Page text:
Everyone should visit Galápagos at least once to marvel at the animals  that are so unafraid of humans they seem to pose for photos. A cruise is the ideal way to explore, but can be expensive for a solo traveler (though Haugan Cruises offers a single room on some ships). Basing yourself at Finch Bay Eco Hotel is ideal, because you’re a 3-minute boat ride from downtown Puerto Ayora (Galápagos’ largest town, with about 12,000 residents). You’re in the mangroves, plus have a beach next door, complete with sea lions. The hotel has 2 yachts for day cruises so you can see most of the islands’ unique animals, but still sleep on land. Guests are friendly around the pool and in the restaurant, and staff even more so. When I arrived, César greeted me with, “This is your home, Miss Johanna.” He and the other staff members went out of their way to make sure I did feel at home and see every nearby animal. César even volunteered to take a few photos of me—something every solo traveler needs help with.

Boobies in the sun Photo by Johanna Read TravelEater.netOther Ecuador choices:
Taking a short trip to Isla Isabela will reward you with another Galápagos experience. The penguins and sea lions in Isabela’s harbor love to snorkel with tourists—I had curious penguins looking to see if my hair had anything good to eat hiding in it, and sea lions copying my underwater somersaults. Isabela is a much quieter island than Santa Cruz. The best hotel on the island is Iguana Crossing Boutique Hotel, the last hotel before a long stretch of golden sand perfect for a contemplative stroll. They’re very welcoming of solo travelers, and there’s a gorgeous pool, a terrific breakfast, and the lovely rooms have stunning views. You’ll see iguanas crossing the road, and a short walk away is a tortoise sanctuary.

Cultura Manor, Quita. Photo by Johanna Read, Traveleater.net

Cultura Manor, Quita. Photo by Johanna Read, Traveleater.net

To see Galápagos, you need to spend at least one night on the mainland, likely in the capital of Quito. Stay for a bit longer to explore this high-altitude city. Cultura Manor is a boutique property in a quiet area, an easy walk to the historical district (where you should keep a close eye on your valuables) and a nearby cluster of bars and restaurants. Each of the 26 rooms is different, and all are filled with bouquets of roses. At breakfast I was thrilled to taste new juices every day, including tamarillo (tree tomato). Staff members were happy to introduce me to Quito and Ecuador.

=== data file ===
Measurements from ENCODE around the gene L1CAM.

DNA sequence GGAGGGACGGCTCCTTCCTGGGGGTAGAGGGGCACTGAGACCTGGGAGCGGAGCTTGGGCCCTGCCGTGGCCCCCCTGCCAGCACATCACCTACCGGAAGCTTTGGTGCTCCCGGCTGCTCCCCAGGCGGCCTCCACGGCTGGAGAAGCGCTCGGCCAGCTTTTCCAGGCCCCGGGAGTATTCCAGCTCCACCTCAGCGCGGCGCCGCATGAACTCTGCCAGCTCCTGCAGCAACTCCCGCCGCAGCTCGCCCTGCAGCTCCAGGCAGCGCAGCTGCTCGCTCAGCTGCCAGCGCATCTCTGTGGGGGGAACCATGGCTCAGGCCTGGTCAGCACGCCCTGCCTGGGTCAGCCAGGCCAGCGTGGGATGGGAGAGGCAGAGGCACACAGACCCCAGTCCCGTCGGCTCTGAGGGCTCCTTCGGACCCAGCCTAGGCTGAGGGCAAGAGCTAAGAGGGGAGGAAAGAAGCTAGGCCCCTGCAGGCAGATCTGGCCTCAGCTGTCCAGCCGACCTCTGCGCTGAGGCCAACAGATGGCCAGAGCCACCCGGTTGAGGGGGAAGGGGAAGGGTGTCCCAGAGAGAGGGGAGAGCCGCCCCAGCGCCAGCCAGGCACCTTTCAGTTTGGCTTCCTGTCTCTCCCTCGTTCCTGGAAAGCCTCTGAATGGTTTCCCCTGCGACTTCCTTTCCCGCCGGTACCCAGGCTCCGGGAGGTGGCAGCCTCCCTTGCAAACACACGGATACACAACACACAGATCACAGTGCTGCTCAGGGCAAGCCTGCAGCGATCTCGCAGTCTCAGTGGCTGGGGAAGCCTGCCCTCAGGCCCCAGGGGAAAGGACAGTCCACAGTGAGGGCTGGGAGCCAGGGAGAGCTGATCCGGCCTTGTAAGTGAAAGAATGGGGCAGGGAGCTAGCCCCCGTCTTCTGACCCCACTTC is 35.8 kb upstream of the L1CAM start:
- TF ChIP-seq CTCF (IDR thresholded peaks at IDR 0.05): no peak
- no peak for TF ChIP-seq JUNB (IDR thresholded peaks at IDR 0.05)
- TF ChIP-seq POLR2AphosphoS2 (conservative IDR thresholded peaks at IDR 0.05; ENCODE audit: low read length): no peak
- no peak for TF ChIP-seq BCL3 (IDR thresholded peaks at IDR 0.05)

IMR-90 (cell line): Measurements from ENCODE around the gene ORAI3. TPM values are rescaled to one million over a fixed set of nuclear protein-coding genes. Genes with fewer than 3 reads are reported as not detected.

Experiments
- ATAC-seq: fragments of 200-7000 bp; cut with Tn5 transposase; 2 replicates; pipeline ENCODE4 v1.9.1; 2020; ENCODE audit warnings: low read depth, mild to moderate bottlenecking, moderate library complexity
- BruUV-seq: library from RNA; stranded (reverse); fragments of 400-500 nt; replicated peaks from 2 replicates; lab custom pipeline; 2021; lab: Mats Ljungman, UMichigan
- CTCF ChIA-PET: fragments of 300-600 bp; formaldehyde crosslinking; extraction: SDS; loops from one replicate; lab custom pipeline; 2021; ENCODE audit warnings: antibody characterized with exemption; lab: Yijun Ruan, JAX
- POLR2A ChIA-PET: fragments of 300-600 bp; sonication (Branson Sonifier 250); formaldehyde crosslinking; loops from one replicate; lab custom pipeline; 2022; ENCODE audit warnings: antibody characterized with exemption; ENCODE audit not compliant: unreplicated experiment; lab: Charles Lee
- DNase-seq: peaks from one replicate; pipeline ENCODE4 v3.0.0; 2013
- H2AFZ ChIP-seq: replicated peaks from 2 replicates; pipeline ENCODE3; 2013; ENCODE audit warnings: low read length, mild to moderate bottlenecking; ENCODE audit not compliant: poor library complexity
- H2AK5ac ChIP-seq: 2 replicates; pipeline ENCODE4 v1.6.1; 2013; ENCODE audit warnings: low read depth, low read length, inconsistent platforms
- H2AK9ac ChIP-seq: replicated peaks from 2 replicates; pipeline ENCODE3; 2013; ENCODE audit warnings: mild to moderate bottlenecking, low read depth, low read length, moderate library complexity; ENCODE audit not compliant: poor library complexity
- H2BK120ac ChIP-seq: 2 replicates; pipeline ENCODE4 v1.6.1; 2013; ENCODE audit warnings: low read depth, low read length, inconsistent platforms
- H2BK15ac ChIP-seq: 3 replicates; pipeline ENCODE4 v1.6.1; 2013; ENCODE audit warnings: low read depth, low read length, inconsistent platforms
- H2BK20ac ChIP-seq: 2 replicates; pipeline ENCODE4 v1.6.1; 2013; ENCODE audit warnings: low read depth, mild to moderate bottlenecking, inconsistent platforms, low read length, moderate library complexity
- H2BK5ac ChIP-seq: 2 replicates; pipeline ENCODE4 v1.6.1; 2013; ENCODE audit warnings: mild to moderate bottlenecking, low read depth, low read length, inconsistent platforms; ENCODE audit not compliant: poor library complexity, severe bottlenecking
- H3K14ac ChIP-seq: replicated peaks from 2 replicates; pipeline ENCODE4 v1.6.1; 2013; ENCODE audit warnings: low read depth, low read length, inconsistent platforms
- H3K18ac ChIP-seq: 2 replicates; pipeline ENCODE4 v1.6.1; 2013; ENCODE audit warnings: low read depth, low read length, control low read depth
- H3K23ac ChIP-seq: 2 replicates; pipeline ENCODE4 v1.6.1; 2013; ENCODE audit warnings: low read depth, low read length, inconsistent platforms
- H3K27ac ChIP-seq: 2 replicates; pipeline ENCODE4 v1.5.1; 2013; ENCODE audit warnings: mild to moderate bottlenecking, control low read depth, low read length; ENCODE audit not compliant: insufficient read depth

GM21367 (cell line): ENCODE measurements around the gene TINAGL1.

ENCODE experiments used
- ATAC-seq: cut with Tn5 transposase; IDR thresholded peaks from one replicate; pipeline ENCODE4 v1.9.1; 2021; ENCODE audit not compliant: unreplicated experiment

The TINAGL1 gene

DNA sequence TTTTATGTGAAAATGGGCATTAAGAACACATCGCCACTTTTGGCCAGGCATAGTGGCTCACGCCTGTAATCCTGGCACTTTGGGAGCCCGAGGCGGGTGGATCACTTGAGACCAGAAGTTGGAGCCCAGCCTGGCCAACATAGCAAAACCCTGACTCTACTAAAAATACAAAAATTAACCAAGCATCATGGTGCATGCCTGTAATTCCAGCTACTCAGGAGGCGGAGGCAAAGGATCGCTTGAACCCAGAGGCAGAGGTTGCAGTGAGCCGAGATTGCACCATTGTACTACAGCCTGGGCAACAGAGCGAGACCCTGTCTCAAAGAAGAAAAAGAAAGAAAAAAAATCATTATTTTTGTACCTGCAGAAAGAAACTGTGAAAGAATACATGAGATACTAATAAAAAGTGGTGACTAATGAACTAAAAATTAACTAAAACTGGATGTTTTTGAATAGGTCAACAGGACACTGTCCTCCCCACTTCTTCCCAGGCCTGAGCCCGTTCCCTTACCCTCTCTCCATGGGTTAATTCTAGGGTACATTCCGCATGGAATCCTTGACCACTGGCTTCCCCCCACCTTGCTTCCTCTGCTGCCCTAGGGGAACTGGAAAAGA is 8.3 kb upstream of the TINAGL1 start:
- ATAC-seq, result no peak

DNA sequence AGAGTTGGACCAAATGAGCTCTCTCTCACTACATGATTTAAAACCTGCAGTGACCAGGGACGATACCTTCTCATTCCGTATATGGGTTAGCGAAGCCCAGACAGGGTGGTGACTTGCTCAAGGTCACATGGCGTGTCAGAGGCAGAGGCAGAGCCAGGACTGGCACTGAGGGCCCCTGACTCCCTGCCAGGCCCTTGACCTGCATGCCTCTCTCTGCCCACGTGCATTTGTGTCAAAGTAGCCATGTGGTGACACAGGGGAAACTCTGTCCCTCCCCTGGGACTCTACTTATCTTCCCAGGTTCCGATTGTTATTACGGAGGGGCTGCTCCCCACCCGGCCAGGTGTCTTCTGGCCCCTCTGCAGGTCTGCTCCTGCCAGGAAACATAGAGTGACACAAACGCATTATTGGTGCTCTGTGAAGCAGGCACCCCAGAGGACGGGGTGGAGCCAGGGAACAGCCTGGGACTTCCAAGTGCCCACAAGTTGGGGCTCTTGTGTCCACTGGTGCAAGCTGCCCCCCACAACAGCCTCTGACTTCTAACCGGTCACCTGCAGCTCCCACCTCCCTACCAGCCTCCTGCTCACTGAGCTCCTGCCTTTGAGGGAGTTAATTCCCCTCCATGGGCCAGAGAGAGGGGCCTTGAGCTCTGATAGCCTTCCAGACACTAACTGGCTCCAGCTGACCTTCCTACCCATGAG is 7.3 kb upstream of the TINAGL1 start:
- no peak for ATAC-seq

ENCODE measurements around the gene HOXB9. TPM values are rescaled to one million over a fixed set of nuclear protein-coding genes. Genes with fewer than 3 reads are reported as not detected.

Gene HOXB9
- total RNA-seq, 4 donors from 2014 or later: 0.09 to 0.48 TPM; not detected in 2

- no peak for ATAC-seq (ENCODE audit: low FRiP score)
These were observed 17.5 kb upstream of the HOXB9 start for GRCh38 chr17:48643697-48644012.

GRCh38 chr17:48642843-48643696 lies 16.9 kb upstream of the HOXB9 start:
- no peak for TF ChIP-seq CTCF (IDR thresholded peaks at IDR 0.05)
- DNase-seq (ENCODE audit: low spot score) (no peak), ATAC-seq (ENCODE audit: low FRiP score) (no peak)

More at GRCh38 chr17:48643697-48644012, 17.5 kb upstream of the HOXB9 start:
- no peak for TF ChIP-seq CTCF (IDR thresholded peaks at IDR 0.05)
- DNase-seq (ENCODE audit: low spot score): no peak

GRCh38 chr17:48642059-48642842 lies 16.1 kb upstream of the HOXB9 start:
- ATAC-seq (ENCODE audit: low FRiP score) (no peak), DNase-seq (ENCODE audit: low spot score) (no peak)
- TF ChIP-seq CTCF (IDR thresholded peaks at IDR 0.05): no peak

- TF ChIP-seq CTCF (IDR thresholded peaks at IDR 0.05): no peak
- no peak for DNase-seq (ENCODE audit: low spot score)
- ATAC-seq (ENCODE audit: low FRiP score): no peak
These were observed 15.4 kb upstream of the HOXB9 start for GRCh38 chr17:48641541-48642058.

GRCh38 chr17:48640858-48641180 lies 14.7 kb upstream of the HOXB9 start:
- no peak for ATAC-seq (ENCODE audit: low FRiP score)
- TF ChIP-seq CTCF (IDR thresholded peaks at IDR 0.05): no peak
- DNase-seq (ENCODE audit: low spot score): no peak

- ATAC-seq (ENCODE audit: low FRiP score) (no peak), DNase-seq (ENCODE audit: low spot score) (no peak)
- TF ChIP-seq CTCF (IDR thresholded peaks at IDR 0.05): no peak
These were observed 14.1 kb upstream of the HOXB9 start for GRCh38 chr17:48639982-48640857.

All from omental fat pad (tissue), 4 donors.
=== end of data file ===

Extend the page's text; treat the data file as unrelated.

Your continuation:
Dar Roumana in Fez, Morocco

Dar Roumana, Fez

Dar Roumana, Fez. Photo by Johanna Read, Traveleater.net

This riad—a traditional house with an interior courtyard and roof terrace—is known for its food. The courtyard turns into a restaurant 6 nights per week, so you can feast in-house if you’re wary of finding your way home in the dark medina (no need, though: I learned the medina in a few days, thanks to Google Maps; it works without wifi). The staff is among the nicest I met throughout Morocco. There’s just 5 suites here, as well as 5 separate common areas where guests can relax. The rooftop terrace is ideal for breakfast and for admiring the views of Fez.

Karawan Riad, Fez

Karawan Riad. Photo by Johanna Read, Traveleater.net

Other Fez choices
Karawan Riad was created by and for travelers. The owners—2 pilots and a former French diplomat—are frequent solo travelers, so they’ve created a boutique hotel with that in mind. The decor here is more subtle than at most Moroccan riads, thanks to designer Stéphanie Laskin, whom I met during my visit. Though you should get out and explore Fez, you’ll be tempted to stay in Karawan’s gorgeous library or in the hammam. The riad has 7 suites, an excellent restaurant, and, in the summer, a courtyard that magically turns into a reflecting pool.

Nur Restaurant, Fez

Nur Restaurant in Fez. Photo by Johanna Read, Traveleater.net

Attached, through the kitchen, to one of the best restaurants in Fez, Riad Numero 9 is a micro hotel owned by the creative director of the Yves Saint Laurent Garden in Marrakech. There are just 3 rooms here and you’ll feel more like you’re staying at a friend’s flat than at a hotel. Solo travelers missing their pets will be happy to have Ruby the Cat purring next to them in the courtyard while they enjoy the best coffee in Fez. Be sure to dine at NUR, which offers a tasting menu that changes daily. Their cooking class is taught by women from the Atlas Mountains and includes a trip to the souk to choose ingredients.